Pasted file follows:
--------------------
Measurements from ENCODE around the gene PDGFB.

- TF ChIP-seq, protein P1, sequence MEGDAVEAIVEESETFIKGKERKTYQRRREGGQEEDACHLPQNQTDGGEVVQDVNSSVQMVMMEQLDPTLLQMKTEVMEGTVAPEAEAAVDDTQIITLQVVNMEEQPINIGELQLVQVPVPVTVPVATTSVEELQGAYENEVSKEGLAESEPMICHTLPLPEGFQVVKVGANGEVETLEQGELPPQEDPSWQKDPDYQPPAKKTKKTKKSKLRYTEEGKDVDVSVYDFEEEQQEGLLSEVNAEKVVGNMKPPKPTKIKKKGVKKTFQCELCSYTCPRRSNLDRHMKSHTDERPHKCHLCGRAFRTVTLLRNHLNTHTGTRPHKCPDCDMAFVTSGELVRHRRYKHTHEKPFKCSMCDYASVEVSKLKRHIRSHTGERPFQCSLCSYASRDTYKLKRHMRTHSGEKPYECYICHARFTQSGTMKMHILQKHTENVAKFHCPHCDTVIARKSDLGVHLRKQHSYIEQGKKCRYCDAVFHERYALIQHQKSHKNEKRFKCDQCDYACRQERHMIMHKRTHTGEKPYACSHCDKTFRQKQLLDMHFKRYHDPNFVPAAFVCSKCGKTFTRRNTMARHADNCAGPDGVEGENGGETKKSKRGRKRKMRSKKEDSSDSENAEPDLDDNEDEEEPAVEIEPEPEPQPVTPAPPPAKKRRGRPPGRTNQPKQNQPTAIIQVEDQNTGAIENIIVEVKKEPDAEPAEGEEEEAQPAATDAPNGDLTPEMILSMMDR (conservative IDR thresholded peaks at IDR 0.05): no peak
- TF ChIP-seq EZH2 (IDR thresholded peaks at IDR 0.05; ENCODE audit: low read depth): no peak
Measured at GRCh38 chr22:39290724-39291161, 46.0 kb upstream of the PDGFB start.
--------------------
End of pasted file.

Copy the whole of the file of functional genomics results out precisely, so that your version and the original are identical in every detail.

Measurements from ENCODE around the gene PDGFB.

- TF ChIP-seq, protein P1, sequence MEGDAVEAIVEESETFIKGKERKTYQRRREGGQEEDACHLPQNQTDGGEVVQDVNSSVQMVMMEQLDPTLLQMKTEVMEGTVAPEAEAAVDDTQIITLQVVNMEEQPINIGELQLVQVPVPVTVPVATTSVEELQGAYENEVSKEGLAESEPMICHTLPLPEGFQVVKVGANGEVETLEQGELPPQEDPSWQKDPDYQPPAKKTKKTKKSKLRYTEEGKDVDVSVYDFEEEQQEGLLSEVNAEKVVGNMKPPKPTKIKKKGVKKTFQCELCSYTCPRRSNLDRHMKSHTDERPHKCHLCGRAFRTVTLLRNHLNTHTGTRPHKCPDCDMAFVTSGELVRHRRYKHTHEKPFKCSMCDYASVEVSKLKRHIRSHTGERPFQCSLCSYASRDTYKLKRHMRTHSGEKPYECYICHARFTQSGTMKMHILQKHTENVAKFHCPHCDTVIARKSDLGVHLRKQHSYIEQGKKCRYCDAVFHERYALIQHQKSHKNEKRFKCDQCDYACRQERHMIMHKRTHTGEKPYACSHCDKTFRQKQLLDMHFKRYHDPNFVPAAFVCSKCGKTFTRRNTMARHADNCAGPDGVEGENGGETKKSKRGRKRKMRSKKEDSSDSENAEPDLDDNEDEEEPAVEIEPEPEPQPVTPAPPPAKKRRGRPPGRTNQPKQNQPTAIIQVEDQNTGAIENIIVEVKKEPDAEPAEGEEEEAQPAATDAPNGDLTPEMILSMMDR (conservative IDR thresholded peaks at IDR 0.05): no peak
- TF ChIP-seq EZH2 (IDR thresholded peaks at IDR 0.05; ENCODE audit: low read depth): no peak
Measured at GRCh38 chr22:39290724-39291161, 46.0 kb upstream of the PDGFB start.